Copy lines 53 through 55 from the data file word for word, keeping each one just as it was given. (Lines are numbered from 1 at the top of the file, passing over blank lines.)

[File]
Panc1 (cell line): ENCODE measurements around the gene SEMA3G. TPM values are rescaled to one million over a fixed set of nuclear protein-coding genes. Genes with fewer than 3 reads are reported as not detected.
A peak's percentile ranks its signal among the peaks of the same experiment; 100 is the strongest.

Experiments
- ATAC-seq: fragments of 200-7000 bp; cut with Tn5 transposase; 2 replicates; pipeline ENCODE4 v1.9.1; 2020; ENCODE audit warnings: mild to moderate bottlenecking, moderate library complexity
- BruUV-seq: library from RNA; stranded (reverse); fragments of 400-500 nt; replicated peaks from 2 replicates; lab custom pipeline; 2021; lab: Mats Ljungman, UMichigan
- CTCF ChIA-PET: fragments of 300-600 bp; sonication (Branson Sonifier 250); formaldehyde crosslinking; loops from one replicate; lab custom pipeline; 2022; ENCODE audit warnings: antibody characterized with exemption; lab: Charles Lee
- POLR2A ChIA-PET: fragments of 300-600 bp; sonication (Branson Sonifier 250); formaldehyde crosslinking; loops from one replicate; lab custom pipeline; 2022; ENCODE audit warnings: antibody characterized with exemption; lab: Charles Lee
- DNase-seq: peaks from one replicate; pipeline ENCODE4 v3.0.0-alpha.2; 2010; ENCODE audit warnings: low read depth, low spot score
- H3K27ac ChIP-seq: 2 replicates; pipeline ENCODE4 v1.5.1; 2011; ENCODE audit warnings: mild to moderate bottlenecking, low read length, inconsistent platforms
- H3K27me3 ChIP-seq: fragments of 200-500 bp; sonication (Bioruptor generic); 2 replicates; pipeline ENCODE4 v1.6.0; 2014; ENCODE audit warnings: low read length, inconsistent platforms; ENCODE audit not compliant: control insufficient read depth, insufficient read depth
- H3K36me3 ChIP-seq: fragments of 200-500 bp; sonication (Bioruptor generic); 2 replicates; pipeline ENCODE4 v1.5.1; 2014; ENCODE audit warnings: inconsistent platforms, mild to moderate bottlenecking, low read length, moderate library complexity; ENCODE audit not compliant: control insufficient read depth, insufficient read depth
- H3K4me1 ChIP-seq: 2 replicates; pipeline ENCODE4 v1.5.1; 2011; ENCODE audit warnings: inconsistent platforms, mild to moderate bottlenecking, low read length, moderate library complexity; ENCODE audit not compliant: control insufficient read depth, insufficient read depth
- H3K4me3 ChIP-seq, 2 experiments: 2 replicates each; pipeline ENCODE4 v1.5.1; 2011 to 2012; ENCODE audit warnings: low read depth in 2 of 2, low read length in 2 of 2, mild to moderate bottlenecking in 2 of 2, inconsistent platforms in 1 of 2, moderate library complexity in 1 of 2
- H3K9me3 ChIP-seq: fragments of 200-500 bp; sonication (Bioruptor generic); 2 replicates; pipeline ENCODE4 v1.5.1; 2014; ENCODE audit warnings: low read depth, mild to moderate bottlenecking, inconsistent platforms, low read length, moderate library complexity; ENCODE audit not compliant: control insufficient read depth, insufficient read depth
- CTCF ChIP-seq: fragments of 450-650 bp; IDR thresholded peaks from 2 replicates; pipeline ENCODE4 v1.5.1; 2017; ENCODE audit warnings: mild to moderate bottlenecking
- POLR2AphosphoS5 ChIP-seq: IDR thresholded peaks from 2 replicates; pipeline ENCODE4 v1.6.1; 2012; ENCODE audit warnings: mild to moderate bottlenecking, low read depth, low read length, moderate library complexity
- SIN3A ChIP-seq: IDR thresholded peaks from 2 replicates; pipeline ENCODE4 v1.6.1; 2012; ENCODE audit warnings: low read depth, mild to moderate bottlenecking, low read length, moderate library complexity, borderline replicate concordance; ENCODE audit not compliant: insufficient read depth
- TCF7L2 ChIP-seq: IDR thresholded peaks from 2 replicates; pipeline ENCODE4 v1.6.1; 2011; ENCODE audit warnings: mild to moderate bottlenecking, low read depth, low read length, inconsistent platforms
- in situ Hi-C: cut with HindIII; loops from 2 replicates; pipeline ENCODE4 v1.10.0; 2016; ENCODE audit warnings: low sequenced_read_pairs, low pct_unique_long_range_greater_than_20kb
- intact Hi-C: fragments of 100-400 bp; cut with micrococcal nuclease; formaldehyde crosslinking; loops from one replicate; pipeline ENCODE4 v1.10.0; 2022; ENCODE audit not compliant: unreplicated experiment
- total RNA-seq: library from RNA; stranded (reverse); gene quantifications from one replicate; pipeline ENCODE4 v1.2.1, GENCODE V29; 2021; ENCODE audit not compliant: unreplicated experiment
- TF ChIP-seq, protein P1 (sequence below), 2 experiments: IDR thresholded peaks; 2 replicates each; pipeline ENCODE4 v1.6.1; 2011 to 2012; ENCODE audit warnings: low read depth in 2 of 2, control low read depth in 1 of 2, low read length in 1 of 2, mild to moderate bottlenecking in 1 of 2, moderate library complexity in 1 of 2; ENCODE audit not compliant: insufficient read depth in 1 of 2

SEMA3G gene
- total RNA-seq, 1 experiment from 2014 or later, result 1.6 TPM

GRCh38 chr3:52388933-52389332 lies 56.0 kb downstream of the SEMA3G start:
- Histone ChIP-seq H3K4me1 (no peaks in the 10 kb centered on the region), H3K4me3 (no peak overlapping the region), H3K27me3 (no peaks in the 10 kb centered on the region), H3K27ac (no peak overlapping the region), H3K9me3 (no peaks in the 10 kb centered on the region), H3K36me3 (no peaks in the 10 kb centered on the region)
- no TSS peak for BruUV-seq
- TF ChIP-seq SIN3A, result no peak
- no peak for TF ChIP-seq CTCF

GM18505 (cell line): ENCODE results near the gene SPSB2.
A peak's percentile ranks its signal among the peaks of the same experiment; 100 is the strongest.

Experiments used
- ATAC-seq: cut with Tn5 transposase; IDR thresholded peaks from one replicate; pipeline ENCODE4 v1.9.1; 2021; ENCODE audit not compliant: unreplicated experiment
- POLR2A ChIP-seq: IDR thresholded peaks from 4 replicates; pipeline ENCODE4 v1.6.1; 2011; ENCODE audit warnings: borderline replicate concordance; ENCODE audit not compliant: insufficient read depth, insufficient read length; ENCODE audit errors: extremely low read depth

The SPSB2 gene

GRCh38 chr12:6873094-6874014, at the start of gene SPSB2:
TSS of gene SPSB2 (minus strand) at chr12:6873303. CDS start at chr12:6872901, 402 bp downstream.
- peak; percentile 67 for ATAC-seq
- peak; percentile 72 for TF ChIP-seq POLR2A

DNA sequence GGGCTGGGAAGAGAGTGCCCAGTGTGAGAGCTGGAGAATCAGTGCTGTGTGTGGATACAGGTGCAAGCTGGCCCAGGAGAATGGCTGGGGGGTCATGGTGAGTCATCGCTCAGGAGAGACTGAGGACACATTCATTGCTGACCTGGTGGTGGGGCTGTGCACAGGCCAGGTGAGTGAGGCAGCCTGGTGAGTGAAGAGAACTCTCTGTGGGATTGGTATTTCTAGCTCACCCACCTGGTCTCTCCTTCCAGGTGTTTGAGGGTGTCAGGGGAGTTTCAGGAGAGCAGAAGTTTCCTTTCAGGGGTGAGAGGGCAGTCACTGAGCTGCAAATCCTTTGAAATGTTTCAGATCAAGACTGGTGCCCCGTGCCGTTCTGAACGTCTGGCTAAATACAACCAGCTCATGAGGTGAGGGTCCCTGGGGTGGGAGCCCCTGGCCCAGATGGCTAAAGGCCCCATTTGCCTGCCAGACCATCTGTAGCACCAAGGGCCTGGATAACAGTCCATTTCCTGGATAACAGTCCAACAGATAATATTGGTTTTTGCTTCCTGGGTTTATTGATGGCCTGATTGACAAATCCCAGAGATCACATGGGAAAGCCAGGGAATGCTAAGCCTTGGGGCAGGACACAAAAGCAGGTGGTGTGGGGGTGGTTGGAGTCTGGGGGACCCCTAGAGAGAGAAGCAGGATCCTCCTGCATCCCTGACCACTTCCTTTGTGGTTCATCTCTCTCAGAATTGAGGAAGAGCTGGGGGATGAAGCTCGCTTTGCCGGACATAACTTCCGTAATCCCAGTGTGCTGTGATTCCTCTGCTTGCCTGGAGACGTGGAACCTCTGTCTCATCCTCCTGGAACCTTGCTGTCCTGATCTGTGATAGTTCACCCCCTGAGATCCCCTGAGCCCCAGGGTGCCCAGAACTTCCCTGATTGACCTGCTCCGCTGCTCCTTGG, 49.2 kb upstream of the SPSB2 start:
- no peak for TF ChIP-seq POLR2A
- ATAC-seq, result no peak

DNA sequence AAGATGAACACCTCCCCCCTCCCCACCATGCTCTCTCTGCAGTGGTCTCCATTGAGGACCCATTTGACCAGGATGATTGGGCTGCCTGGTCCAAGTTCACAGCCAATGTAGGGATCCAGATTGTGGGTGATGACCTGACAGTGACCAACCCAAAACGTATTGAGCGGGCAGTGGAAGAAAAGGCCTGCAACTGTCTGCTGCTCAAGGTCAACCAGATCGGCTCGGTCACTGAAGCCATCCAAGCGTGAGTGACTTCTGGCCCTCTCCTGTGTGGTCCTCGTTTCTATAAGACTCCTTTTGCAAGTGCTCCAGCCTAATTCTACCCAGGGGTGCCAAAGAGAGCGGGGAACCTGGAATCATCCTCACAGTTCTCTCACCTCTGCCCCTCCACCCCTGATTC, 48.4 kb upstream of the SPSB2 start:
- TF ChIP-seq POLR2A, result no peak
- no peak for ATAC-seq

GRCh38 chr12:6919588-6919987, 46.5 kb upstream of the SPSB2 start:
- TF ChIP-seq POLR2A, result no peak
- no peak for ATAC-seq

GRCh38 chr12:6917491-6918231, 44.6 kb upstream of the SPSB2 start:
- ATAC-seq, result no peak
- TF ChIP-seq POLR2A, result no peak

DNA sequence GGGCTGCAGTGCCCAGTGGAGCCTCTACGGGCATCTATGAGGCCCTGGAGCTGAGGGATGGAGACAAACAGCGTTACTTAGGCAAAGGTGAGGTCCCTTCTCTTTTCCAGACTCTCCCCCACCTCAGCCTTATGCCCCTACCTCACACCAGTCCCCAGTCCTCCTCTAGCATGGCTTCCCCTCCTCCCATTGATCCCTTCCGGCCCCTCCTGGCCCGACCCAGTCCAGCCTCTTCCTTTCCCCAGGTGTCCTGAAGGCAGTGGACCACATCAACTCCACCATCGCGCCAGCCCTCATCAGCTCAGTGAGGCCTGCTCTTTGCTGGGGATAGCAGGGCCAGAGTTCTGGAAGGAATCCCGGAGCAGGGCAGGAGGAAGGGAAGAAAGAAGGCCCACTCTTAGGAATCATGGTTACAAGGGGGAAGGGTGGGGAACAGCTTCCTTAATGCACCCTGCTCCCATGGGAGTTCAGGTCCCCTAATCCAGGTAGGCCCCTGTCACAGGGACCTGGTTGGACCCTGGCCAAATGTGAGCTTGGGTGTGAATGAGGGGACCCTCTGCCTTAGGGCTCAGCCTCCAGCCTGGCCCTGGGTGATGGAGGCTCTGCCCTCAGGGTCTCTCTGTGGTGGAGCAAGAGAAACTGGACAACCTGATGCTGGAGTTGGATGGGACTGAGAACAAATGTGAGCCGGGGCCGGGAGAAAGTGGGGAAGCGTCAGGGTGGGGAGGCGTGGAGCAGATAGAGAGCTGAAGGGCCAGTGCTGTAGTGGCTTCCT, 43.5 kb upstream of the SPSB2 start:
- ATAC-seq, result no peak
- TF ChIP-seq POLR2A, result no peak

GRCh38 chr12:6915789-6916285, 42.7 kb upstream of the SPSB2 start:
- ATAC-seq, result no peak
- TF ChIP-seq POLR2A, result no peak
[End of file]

- ATAC-seq, result no peak
- TF ChIP-seq POLR2A, result no peak

GRCh38 chr12:6915789-6916285, 42.7 kb upstream of the SPSB2 start: